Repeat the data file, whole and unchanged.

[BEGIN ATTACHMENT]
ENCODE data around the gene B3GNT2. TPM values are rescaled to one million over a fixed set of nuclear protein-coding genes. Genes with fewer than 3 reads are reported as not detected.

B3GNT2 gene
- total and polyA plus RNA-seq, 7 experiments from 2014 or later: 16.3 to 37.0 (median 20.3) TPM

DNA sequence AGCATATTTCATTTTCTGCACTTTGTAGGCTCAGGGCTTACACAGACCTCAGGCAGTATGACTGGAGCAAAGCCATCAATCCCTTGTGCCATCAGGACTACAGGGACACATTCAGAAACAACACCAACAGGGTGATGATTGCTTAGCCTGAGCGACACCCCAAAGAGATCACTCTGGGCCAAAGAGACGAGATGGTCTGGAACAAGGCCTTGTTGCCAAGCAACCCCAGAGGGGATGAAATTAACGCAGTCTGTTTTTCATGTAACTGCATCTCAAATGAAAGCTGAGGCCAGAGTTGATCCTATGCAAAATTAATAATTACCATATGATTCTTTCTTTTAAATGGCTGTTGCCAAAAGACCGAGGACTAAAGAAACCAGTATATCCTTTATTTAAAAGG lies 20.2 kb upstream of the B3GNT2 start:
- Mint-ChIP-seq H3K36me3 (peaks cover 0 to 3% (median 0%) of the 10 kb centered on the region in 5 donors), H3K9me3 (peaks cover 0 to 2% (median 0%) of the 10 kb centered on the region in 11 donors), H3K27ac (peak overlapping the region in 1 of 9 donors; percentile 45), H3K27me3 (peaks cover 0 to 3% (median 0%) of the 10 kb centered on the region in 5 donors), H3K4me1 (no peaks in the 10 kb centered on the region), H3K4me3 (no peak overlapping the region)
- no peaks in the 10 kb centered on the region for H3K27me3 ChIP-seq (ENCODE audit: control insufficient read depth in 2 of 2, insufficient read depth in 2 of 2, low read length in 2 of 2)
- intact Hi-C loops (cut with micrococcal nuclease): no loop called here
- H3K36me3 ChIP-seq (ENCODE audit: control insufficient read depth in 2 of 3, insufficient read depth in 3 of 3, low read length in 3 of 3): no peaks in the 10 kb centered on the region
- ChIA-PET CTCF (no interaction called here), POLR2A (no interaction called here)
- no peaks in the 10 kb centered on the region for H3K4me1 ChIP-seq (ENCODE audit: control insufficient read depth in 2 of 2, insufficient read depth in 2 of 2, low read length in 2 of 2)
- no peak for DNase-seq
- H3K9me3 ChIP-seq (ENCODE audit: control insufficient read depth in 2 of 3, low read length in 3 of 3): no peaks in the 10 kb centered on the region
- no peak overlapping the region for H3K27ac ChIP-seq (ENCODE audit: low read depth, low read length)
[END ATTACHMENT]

ENCODE data around the gene B3GNT2. TPM values are rescaled to one million over a fixed set of nuclear protein-coding genes. Genes with fewer than 3 reads are reported as not detected.

B3GNT2 gene
- total and polyA plus RNA-seq, 7 experiments from 2014 or later: 16.3 to 37.0 (median 20.3) TPM

DNA sequence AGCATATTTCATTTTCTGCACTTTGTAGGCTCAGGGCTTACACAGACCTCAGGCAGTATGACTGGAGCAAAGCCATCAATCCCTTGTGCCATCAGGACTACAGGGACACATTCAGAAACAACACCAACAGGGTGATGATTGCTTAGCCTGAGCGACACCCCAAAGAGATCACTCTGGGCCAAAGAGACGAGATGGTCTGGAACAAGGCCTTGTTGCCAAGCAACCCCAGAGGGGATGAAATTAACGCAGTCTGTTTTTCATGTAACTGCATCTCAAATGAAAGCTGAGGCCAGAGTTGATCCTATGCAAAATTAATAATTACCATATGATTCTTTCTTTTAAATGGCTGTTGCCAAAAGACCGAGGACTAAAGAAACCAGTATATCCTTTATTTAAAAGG lies 20.2 kb upstream of the B3GNT2 start:
- Mint-ChIP-seq H3K36me3 (peaks cover 0 to 3% (median 0%) of the 10 kb centered on the region in 5 donors), H3K9me3 (peaks cover 0 to 2% (median 0%) of the 10 kb centered on the region in 11 donors), H3K27ac (peak overlapping the region in 1 of 9 donors; percentile 45), H3K27me3 (peaks cover 0 to 3% (median 0%) of the 10 kb centered on the region in 5 donors), H3K4me1 (no peaks in the 10 kb centered on the region), H3K4me3 (no peak overlapping the region)
- no peaks in the 10 kb centered on the region for H3K27me3 ChIP-seq (ENCODE audit: control insufficient read depth in 2 of 2, insufficient read depth in 2 of 2, low read length in 2 of 2)
- intact Hi-C loops (cut with micrococcal nuclease): no loop called here
- H3K36me3 ChIP-seq (ENCODE audit: control insufficient read depth in 2 of 3, insufficient read depth in 3 of 3, low read length in 3 of 3): no peaks in the 10 kb centered on the region
- ChIA-PET CTCF (no interaction called here), POLR2A (no interaction called here)
- no peaks in the 10 kb centered on the region for H3K4me1 ChIP-seq (ENCODE audit: control insufficient read depth in 2 of 2, insufficient read depth in 2 of 2, low read length in 2 of 2)
- no peak for DNase-seq
- H3K9me3 ChIP-seq (ENCODE audit: control insufficient read depth in 2 of 3, low read length in 3 of 3): no peaks in the 10 kb centered on the region
- no peak overlapping the region for H3K27ac ChIP-seq (ENCODE audit: low read depth, low read length)